How Minneapolis Rates
LAST WEEK, MINNEAPOLIS city officials proudly faxed around their latest AAA credit rating--the highest grade--from Moody's, one of the two major municipal-bond evaluation firms in the nation.
While municipal bonds are rarely the stuff of headlines, bond money is the staff of life for funding future city improvements. And buried in Moody's glowing reports were disquieting details that help explain why city leaders bailed out of a Winnipeg Jets subsidy plan, and may also avoid any new baseball stadium obligations like the plague. According to Moody's, "Concern arises over increasing [tax] burdens borne by residents, regardless if paid by taxes or user charges." (The report notes that the city has limited politically poisonous property taxes by increasingly relying on "user charges"--a process sometimes known as "Californication," because Golden State governments, constrained by Proposition 13 property tax limits, have instead resorted to service charges that don't show up on tax statements. Many of those fees, such as garbage charges, tend to be regressive, since they are not income-based.)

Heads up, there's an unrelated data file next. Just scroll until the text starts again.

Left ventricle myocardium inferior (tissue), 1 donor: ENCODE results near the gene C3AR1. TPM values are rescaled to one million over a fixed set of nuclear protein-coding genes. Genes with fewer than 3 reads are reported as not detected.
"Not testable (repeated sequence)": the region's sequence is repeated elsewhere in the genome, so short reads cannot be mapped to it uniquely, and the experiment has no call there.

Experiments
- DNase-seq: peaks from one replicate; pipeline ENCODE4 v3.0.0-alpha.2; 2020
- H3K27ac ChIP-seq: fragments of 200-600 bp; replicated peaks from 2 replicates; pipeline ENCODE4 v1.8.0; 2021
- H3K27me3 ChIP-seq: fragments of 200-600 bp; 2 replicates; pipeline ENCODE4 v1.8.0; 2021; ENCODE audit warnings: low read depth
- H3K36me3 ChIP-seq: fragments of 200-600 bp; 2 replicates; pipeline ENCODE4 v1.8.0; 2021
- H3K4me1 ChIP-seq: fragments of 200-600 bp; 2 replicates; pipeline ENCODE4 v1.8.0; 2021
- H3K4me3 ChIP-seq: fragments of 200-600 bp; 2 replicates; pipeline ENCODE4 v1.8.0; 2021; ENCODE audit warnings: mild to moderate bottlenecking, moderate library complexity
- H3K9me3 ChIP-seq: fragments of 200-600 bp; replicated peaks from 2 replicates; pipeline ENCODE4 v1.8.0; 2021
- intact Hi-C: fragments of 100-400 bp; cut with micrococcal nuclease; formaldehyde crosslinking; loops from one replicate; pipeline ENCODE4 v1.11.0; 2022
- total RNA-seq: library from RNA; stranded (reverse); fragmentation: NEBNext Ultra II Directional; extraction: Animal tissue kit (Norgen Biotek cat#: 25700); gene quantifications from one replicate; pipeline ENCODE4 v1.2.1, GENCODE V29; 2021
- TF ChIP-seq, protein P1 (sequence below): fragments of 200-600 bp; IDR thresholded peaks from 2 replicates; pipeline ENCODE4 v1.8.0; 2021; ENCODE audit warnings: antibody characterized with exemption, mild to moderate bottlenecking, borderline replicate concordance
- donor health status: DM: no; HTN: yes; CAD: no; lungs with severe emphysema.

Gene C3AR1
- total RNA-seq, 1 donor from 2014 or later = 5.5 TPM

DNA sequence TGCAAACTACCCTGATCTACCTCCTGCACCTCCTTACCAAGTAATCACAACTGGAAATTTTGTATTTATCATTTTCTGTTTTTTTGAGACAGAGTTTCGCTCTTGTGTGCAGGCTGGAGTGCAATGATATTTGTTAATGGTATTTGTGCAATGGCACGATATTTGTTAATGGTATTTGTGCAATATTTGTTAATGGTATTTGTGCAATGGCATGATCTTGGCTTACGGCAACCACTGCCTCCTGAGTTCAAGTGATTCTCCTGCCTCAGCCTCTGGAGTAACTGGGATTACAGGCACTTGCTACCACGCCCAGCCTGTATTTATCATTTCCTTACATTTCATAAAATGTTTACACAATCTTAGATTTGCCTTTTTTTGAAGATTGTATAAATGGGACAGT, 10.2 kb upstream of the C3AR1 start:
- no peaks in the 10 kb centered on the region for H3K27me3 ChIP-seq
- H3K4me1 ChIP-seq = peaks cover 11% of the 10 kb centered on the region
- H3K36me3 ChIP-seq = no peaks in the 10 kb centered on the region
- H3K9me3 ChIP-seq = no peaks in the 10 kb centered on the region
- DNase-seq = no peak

Aside from the way the city raises money, Moody's lays down the gauntlet on how much more it can grab: "Maintenance of the current prime grade rating is contingent upon the city's ability to reduce its high debt load over the next several years," notes the author. "[S]uccess will primarily rest on... alternate funding sources for large capital projects."
Translation: The city has little leeway to tax itself for big-ticket items such as a $200 million convention center or a $250 million baseball stadium (especially since the latter is not projected to pay for itself). While some politicos look to a regional solution for both projects, Moody's look at Minneapolis tax levels also includes the school district and the city-based portion of Hennepin County's monies. With the needs of those two bodies increasing--and massive federal urban-aid cuts still looming--the Moody's report gives Minneapolis precious little room to tax itself more for gaudy new playpens, even as part of a region-wide "solution."
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